Clearly, the Sixers’ mastery over the Bucks has extended beyond the corn-rowed one and the rivalry of a decade ago. Iverson was in Denver and Detroit and Memphis for the eight most recent Bucks losses, make that nine. The Sixers are now 9-3 vs. the Bucks since trading Iverson to the Nuggets, while going 127-155 (.454) against the rest of the NBA. But coach Maurice Cheeks  had figured out that speed and nasty defense could be tough on the slow-footed Bucks, even as the detrus of Iverson and the rivalry remained, infecting his teammates with the necessary Buck-beating mojo. Iggy got it, and there was Dalembert (who seems to enjoy his matchup against Bogut). Guards Williams and Green were on those teams, and it infected Thad Young when he came along the next year. Now it seeems to have Holiday and sharpshooter Jason Kapano, too, after playing with Iverson for only a month. And, hey, look who’s back from a one-year exile in Minnesota — forward Rodney Carney, a Sixers rookie during the trade year. Carney killed the Bucks last year in a game at Minnesota, with 22-points and a 4th quarter 3-point barrage. I could mention ex-Sixer Kyle Korver here, too, but that would be redundant. There is something to this Sixers hex, the Philly jinx. The Revenge of the Airball.

If the fact that Wednesday’s loss was clearly beyond the red-hot Bucks’ earthly control wasn’t enough, take a look at how one other Sixer from those post Brown-Iverson teams did in the game. He’s on the Bucks (for now), and on Monday scored 32 in a classic 4th quarter shootout with the Hawks’ Joe Johnson. Yes, the Bucks salvation at shooting guard, John Salmons, predated even Dalembert in Phlly, playing his rookie year in Brown’s final Sixers season. Salmons played four years with Iverson under five different coaches (Cheeks the last one) shooting the ball five or six times a game off the bench if he was lucky.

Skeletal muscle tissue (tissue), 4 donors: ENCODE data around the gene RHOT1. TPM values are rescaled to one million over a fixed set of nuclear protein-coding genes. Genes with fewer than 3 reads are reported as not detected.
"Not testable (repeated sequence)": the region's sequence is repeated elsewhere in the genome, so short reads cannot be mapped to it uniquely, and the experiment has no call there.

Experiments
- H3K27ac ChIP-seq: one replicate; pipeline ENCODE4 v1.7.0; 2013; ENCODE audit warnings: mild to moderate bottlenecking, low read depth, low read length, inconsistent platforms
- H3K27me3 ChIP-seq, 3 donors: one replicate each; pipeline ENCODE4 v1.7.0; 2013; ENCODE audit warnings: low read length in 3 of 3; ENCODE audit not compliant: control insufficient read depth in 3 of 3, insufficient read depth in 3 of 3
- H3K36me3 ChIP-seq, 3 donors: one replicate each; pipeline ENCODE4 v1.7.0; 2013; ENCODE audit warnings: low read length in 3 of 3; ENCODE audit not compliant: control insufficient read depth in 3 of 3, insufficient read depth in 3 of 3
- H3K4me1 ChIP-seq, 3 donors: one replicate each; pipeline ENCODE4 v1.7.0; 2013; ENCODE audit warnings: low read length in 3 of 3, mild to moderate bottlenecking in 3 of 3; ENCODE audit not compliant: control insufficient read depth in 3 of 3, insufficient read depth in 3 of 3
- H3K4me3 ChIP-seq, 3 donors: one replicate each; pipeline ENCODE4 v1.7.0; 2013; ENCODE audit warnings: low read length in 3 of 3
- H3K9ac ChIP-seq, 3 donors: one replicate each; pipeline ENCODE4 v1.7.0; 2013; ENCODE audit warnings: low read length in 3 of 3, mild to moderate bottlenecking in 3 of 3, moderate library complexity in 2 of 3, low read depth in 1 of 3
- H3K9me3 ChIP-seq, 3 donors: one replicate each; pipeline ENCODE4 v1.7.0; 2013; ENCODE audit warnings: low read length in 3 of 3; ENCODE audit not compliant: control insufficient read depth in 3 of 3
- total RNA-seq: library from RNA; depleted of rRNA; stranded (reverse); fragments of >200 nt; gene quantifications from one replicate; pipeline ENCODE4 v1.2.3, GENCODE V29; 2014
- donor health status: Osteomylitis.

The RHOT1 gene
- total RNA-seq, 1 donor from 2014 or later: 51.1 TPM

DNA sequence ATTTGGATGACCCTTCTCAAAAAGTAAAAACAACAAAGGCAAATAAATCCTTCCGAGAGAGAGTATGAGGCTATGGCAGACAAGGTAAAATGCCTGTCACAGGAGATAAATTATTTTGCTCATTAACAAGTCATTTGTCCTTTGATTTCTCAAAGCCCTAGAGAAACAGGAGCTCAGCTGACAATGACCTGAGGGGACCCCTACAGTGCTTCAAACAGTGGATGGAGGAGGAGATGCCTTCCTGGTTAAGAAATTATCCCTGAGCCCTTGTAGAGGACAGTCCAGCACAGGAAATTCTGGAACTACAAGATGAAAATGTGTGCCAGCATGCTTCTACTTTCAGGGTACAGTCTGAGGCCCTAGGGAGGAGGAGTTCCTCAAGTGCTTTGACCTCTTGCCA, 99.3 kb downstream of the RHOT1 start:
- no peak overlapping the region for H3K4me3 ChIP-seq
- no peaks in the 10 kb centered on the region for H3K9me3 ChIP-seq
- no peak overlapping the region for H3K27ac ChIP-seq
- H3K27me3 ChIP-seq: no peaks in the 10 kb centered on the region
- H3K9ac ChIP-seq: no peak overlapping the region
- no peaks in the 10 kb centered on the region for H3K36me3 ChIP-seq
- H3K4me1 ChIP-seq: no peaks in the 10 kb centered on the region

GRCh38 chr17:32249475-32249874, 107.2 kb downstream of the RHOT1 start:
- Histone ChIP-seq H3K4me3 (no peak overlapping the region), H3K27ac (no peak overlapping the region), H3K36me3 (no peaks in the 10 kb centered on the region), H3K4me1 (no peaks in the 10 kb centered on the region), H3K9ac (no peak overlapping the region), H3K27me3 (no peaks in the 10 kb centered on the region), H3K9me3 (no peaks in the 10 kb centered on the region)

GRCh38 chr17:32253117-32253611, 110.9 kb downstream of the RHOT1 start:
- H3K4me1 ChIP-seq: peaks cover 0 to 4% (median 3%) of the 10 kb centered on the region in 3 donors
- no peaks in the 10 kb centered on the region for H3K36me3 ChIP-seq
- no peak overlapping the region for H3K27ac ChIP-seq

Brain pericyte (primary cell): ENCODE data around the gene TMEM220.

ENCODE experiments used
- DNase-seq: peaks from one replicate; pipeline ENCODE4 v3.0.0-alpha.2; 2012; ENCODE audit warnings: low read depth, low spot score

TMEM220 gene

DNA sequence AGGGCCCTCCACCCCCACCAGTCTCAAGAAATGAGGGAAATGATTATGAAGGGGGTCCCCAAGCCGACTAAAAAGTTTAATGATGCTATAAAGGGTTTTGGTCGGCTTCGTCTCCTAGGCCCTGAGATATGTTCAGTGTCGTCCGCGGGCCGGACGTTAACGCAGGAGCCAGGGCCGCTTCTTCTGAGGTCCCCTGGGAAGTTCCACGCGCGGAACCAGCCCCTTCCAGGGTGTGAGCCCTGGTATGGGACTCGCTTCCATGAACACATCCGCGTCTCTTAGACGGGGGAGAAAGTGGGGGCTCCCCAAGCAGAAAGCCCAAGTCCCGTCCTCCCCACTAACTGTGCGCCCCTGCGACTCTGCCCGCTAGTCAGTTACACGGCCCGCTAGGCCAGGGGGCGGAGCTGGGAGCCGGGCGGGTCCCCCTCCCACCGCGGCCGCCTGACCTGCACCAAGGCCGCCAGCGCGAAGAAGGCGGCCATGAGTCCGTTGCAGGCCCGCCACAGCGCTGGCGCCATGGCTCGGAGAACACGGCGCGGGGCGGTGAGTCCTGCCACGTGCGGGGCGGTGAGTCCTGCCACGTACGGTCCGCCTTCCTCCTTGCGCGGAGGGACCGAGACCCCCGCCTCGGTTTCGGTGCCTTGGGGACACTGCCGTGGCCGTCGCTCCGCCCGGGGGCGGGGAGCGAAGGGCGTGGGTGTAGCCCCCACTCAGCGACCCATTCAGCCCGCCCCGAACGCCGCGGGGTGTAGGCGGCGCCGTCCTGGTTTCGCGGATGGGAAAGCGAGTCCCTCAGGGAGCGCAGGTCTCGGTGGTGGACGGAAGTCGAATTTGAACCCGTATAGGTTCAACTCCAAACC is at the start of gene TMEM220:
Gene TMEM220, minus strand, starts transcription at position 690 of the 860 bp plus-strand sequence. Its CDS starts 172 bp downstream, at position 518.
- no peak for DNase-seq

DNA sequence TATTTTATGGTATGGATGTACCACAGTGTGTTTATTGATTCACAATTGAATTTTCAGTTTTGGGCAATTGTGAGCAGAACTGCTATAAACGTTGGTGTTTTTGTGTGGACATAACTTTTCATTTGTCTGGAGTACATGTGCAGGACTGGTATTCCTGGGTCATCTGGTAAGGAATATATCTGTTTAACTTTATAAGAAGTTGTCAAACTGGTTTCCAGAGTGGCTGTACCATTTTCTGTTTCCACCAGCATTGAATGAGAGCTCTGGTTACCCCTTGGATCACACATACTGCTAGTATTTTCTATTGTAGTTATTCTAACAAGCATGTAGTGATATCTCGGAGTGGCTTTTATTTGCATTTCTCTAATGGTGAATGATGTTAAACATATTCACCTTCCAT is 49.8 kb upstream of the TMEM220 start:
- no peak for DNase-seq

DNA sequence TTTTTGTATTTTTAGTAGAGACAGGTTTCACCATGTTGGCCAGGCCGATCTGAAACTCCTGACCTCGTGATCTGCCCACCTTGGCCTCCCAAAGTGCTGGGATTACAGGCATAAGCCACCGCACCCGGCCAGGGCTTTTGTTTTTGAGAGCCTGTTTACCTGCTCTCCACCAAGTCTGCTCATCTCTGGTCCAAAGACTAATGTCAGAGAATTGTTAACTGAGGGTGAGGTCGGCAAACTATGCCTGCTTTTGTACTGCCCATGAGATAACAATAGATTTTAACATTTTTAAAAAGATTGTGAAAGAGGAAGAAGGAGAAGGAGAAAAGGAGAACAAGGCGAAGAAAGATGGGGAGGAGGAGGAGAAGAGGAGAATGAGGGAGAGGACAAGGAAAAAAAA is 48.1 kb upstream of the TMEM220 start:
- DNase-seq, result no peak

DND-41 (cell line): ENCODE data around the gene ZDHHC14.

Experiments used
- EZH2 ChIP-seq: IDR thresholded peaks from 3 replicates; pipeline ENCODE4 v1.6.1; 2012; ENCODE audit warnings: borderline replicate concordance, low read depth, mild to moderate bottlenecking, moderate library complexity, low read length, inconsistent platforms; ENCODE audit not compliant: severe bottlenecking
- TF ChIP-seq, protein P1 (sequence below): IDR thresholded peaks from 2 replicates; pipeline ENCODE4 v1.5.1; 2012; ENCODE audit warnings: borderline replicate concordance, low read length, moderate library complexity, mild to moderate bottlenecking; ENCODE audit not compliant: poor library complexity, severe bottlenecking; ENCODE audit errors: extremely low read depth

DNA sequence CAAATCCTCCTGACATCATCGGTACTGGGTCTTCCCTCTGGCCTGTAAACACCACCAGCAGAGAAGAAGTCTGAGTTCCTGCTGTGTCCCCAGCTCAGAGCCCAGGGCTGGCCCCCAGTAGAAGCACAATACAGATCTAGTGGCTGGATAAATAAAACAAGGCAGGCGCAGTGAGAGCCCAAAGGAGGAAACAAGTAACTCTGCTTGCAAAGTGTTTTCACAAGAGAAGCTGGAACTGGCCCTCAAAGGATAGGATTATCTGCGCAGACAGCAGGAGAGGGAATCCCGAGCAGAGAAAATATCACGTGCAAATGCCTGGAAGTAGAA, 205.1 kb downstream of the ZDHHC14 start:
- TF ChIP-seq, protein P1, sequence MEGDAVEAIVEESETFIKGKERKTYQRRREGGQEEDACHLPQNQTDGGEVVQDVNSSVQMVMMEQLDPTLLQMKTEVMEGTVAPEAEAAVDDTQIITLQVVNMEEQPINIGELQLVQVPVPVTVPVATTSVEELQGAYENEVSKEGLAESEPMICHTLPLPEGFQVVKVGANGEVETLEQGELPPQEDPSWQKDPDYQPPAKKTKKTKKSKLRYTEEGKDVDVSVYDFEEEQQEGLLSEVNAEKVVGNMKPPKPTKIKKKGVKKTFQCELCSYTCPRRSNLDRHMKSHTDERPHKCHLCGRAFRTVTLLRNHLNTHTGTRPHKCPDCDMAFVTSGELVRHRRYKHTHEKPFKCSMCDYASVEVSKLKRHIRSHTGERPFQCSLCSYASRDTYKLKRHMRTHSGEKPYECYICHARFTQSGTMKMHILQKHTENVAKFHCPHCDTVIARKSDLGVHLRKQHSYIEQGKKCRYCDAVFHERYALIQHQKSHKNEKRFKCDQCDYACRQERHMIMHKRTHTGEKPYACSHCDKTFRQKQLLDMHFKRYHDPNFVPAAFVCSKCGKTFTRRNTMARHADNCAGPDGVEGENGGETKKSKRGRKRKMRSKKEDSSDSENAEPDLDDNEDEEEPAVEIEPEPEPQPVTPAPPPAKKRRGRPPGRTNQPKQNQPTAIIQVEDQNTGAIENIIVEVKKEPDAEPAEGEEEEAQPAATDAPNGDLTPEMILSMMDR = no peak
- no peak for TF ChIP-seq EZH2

Salmons was 2-12 Wednesday night in 30 mins against the Sixers and the hex, the Revenge of the Airball. He finished with 4 pts and as many turnovers (1) and fouls (2) as  rebounds (1), assists (1) and steals (1). That airball of Iverson’s just never seems to  get enough revenge.

*Note: Jerry Stackhouse started his career in Philly and played with Iverson in AI’s rookie year, but lasted only 22 games into the following season. I’m guessing that because he was unhappy playing second fiddle to Iverson and asked to be traded (he went to Detroit), Stack is probably exempt from any effects of whatever it is I’m calling this Iverson thing. Stackhouse was in just his third season when the Philly-Detroit trade went down, which tells us that …

A) Allen Iverson was horrendous to be around early in his career,

B) Jerry Stackhouse was quite the 23-year-old prima donna for a guy who would never go on to make All-Pro, or

C) Both A and B are true, and Larry Brown certainly wasn’t about to let Stack slash the tires on the Iverson-mobile.

NBA All-Stars: Bogut and Milwaukee snubbed again!

Andrew Bogut, bad back and all, blocks New York Knicks F/C David Lee's shot in New York, Dec. 2008.Cripes, this is too much.  

NBA Commissioner David Stern, he who names all injury replacements for All-Star games, today chose New York Knicks big man David Lee “over” Bucks center Andrew Bogut, ESPN reported. Lee will replace the Sixers Allen Iverson, who’s really getting too old for this All-Star stuff anyway.

David Lee? Haven’t the Knicks lost and lost badly enough (50 pts at home to Dallas) to eliminate Lee from consideration? The Knicks are 19-32, heading for another lottery. But Commish Stern just couldn’t pass on another opportunity to again screw small market Milwaukee (oh, remember the 2001 East Finals). New York is New York after all, home though it is to a truly bad NBA team that plays little or no defense.